“The (police) commission has generally been receptive to this final amendment,” Lawrence said. “They’ve never taken a vote or done anything formal (to oppose it) because nobody viewed it in a negative way.”

Outgoing Police Commission Chairman Ron Taketa did not respond to a request for comment.

Taketa’s term on the commission expired at the end of last year, and Mayor Kirk Caldwell announced this week that he is nominating former state Supreme Court Justice Steven Levinson to replace Taketa.

The mayor’s delay in finding a replacement for Taketa, as well as his refusal to advocate for Kealoha to step down, has been widely criticized.

Taketa has been an ardent defender of the commission and how it does its job.

Loretta Sheehan talks to press about her appointment to the Police Commission by Mayor Kirk Caldwell.
Police Commission member Loretta Sheehan supports the charter amendment to strengthen the commission’s powers, but she isn’t sure it would do anything more even with the extra authority. Anthony Quintano / Civil Beat

During an Oct. 1, 2015, meeting, Taketa testified before the Charter Commission that media reports that have described the Police Commission as feckless were overblown.

At the time, several proposals had been submitted to toughen up the commission as well as increase transparency at HPD, including from Democratic state Sens. Will Espero and Laura Thielen and state Rep. Cynthia Thielen, who is a Republican.

Taketa downplayed the need for sweeping reforms, saying that the commission had all the authority it needed to make sure citizen complaints are addressed because it wields the ultimate power to hire and fire the chief. He said that subpoena power, while it would be nice, was unnecessary because the department had always been cooperative with the commission while it investigated citizen complaints.

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“The department does not ignore the commission and the commission is not powerless,” Taketa said. “We have quite a bit of influence over the chief and it is through the chief that we make our feelings known.”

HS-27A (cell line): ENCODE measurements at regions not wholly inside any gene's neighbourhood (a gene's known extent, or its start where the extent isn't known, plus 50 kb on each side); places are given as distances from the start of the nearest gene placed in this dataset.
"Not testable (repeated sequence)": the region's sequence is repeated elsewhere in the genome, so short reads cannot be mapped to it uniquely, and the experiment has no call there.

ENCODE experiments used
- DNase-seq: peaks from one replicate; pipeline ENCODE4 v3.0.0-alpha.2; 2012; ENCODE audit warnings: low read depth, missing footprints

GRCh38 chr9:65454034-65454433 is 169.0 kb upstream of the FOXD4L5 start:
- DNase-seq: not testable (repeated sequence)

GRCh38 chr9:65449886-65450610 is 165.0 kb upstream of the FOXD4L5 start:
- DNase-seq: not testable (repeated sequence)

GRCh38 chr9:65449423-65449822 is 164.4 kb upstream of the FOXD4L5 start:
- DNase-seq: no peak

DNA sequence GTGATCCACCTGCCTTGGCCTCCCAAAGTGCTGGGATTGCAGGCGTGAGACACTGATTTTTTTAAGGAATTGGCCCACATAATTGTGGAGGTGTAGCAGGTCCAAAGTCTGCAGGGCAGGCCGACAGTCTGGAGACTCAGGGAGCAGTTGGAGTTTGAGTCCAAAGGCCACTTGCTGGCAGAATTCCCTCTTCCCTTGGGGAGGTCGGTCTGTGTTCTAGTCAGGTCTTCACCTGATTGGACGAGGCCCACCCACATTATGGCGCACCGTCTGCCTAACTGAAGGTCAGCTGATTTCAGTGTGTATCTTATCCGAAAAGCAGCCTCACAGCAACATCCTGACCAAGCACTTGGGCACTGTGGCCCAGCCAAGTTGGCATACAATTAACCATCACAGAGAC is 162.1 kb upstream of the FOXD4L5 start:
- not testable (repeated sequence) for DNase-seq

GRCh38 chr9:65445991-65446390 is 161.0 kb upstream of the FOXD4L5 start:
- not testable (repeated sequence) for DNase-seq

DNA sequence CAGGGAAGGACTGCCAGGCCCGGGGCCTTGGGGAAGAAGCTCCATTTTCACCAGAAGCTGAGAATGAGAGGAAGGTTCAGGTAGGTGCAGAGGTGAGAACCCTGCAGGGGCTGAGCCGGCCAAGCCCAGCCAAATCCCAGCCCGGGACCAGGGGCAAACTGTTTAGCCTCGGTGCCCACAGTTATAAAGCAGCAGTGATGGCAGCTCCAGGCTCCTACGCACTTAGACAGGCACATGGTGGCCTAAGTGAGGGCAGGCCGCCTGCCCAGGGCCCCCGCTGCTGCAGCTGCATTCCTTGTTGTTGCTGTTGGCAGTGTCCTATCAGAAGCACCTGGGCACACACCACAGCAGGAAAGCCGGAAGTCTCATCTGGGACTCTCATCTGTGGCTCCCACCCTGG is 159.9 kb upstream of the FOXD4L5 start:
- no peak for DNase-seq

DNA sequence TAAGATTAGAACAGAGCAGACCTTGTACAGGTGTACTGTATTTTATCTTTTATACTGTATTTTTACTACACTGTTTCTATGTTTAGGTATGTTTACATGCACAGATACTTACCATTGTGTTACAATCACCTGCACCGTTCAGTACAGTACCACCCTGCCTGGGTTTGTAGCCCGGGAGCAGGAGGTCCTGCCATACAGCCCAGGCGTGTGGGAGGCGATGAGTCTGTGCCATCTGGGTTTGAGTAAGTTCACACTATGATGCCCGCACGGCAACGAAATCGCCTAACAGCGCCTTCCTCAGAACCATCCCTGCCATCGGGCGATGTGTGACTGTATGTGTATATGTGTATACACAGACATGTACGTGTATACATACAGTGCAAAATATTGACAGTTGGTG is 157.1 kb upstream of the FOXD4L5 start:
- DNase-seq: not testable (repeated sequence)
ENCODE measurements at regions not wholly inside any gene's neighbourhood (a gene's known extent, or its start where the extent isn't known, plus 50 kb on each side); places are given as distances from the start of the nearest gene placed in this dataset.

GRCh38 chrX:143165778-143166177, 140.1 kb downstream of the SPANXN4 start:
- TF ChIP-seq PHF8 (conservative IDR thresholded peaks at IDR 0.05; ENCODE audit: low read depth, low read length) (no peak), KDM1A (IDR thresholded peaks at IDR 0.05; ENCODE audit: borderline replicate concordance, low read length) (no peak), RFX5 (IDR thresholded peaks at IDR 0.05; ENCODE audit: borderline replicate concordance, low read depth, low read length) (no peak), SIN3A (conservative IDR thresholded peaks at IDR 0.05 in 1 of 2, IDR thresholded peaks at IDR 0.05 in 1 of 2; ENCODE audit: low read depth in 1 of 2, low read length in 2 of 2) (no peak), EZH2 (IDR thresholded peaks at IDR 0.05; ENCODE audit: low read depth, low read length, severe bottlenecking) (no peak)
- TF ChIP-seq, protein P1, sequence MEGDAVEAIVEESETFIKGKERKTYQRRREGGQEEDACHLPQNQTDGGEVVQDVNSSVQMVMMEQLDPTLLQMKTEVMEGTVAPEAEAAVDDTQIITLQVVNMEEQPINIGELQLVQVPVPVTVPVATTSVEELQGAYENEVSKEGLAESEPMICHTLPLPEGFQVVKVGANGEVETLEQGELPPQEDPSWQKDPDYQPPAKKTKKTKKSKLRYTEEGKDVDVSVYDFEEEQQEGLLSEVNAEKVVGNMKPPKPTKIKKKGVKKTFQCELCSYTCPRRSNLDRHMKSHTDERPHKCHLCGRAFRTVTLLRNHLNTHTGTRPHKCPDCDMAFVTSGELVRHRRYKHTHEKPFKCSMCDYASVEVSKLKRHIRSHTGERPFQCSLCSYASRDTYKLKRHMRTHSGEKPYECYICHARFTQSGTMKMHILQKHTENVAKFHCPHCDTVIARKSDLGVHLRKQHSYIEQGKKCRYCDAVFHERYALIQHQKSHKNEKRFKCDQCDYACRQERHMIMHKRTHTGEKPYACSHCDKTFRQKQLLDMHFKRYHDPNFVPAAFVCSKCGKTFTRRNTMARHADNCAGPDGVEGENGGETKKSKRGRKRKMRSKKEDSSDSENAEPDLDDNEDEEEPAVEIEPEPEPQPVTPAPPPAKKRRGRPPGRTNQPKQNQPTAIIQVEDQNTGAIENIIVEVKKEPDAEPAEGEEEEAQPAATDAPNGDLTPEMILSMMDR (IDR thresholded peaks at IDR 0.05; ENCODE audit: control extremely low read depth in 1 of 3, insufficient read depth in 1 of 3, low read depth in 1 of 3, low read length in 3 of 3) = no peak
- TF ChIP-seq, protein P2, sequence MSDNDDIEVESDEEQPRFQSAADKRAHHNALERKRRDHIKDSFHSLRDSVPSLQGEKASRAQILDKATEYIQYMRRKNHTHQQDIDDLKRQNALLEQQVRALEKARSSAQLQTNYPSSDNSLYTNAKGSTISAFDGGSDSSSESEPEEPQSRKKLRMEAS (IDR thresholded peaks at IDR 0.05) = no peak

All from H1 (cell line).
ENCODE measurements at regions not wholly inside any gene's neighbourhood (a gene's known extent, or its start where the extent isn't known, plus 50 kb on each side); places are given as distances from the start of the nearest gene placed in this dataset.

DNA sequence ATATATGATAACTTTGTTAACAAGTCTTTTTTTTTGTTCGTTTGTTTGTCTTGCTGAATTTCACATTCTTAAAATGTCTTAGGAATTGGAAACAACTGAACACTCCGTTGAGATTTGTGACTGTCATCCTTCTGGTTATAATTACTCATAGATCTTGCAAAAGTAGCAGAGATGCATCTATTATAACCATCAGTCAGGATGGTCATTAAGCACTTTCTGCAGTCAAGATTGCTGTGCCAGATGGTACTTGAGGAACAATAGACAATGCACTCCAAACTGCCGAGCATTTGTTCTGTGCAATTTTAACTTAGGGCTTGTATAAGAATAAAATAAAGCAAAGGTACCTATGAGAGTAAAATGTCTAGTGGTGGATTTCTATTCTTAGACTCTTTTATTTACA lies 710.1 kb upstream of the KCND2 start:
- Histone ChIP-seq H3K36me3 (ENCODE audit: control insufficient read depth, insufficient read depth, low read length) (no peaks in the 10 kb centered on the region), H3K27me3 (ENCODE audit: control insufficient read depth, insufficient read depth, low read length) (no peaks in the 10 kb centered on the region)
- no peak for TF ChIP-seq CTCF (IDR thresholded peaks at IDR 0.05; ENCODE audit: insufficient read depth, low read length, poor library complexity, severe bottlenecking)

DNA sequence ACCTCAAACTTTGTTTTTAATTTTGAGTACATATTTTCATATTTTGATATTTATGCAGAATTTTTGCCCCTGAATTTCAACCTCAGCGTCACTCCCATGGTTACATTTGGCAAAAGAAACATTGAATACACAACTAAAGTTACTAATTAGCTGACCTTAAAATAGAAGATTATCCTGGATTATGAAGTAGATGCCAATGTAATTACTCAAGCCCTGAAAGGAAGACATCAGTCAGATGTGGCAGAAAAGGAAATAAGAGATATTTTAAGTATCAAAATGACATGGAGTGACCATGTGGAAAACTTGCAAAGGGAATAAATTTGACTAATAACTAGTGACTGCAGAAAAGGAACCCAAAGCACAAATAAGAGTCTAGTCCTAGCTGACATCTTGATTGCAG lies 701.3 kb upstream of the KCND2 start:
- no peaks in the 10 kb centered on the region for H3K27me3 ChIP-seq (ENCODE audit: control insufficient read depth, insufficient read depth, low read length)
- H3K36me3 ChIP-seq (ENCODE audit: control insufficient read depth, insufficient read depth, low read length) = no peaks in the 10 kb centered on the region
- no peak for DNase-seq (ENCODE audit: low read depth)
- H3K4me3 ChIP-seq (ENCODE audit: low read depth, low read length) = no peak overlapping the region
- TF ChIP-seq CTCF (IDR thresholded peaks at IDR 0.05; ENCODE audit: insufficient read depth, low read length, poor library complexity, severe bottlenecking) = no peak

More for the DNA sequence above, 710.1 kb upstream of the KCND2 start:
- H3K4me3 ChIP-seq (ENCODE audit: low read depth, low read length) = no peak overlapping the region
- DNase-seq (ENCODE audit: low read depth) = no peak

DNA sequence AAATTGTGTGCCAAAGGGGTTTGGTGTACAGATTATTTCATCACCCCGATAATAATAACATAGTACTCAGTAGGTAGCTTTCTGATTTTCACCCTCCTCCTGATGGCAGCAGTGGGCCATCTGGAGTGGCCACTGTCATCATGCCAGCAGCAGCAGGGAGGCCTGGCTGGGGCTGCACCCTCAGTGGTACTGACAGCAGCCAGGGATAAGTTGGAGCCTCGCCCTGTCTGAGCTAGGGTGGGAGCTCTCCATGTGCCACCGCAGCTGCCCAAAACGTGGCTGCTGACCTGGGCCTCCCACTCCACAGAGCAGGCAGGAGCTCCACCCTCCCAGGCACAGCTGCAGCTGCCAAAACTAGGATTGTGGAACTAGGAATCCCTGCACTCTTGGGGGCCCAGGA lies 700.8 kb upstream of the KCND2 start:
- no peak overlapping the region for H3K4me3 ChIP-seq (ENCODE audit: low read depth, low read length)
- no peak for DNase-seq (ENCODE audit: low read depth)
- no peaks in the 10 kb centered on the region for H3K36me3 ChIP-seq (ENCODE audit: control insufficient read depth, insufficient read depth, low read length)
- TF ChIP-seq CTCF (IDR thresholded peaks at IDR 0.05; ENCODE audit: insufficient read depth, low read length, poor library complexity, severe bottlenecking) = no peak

The department has its own investigators in the Professional Standards Office who keep tabs on problem officers. Taketa said the office has more staff than the commission and can take on more serious complaints, including those that involve crimes committed by officers.

The State of Hawaii Organization of Police Officers opposed most of the proposals related to the commission. In written testimony, SHOPO President Tenari Maafala was mostly concerned with making the chief an at-will employee, which is one of the provisions in the ballot measure, rather than sticking to the current five-year terms allowed under the city charter.

Maafala said it’s important to maintain consistency in the department and provide the chief with the job security necessary to make difficult decisions that aren’t always popular. He added that hiring a chief is a “long and arduous” process, and that allowing the commission to fire the chief for cause could limit the number of future applicants because they would be fearful of losing their job.

“The police department needs stability and consistency in leadership, and not here today, gone tomorrow at-a-whim chiefs,” Maafala said in a Feb. 2 letter to the Charter Commission. “The officers need the stability so it is clear what their Chief demands, and what direction the department is taking, so they can fully serve the community and keep the community safe.”

The union did not take a stance on the provisions in the amendment to give the police commission subpoena powers or require the chief to explain in writing disagreements with commission’s decisions.